Skip to Main Content



  • A disease caused by the spirochete Treponema pallidum subspecies pallidum that is almost exclusively sexually transmitted.

  • In the United States, syphilis disproportionately affects men who have sex with men and African American heterosexual communities.

  • The most common and recognizable manifestations are usually cutaneous.

  • Syphilis passes through 4 distinct clinical phases:

    • Primary stage, characterized by a chancre.

    • Secondary stage, characterized typically by skin eruption(s) with or without lymphadenopathy and organ disease.

    • A latent period of varied duration, characterized by the absence of signs or symptoms of disease, with only reactive serologic tests as evidence of infection.

    • Tertiary stage, with cutaneous, neurologic, or cardiovascular manifestations.

  • Neurosyphilis and ophthalmic syphilis can occur at any stage.

  • The recommended treatment for most types of syphilis is benzathine penicillin G, with dose and administration schedule determined by disease stage.

  • Any patient diagnosed with syphilis should be tested for other sexually transmitted infections, including HIV.


Syphilis is a sexually transmitted infection caused by Treponema pallidum subspecies pallidum. Many of its manifestations are cutaneous, making it of interest and importance to dermatologists, especially as morbidity from syphilis rises in the developed world and continues in the developing world.


Whether syphilis arose in the New World, the Old World, or both remains a controversial subject.1-3 Pandemics of syphilis began in the Old World in Naples, Italy, 1 year after Columbus returned from the New World.2,4,5 Syphilis earned the monicker “great pox,”5 to distinguish it from another virulent disease with cutaneous manifestations, smallpox. The disease takes its name from a poem, called Syphilis, Sive Morbus Gallicus (Syphilis, or the French Disease), written in 1530 by Giralomo Fracastoro, a physician and poet of Verona. Part of the poem recounts the story of a shepherd, named Syphilus, who, as punishment for angering Apollo, was afflicted with the disease known as syphilis.4 Other names besides Morbus Gallicus and the Great Pox by which the disease has been known include lues, the Great Mimic, the Great Masquerader, the Great Imitator, and the Neapolitan disease.4 The cause of syphilis, the bacterium T. pallidum, was discovered by Schaudinn and Hoffman in 1905.6 Darkfield microscopy was pioneered in 1906 by Landsteiner, and serologic testing for syphilis was pioneered in 1910 by Wasserman.5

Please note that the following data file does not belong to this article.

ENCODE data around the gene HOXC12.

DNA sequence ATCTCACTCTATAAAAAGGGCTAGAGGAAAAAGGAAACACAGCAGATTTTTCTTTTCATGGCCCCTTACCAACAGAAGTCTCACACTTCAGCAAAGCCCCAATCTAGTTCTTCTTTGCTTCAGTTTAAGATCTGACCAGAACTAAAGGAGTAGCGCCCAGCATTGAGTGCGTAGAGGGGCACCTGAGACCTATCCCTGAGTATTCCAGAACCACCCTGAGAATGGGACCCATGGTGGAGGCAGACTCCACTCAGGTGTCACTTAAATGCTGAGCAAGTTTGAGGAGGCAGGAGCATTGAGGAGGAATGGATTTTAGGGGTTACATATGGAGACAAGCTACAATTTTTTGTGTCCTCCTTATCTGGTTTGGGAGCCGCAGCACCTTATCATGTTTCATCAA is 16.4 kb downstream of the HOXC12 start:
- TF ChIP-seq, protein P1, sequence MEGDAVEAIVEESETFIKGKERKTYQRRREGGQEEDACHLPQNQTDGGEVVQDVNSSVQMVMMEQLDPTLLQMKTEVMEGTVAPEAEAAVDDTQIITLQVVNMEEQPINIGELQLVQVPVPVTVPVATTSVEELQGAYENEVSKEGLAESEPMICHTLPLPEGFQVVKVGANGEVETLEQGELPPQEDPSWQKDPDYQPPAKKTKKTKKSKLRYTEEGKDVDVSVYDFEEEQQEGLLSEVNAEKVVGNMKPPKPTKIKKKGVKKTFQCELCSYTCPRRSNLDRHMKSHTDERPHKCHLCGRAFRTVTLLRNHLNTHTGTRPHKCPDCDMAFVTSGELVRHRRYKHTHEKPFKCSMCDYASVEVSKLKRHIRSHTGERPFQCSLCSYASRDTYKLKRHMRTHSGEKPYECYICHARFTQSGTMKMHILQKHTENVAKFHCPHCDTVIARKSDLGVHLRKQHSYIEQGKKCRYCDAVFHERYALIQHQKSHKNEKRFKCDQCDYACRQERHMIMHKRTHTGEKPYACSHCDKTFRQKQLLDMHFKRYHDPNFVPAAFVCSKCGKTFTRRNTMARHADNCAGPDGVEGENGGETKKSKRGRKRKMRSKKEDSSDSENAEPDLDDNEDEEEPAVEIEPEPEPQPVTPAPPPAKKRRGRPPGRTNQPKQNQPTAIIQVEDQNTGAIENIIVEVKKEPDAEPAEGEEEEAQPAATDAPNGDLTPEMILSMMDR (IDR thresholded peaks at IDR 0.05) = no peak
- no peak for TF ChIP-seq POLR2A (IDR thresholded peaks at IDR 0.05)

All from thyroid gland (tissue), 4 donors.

Because of the skin manifestations, syphilis historically has been of major interest to dermatologists, who were leaders in syphilis research and treatment in Europe and the United States, especially in the prepenicillin era.7-12 One of the leading American dermatology journals, currently called Archives of Dermatology, was before 1955 called Archives of Dermatology and Syphilology. An editorial explaining the jettisoning of “Syphilology” from the journal’s title stated:

The diagnosis and treatment of patients with syphilis is no longer an important part of dermatologic ...

Pop-up div Successfully Displayed

This div only appears when the trigger link is hovered over. Otherwise it is hidden from view.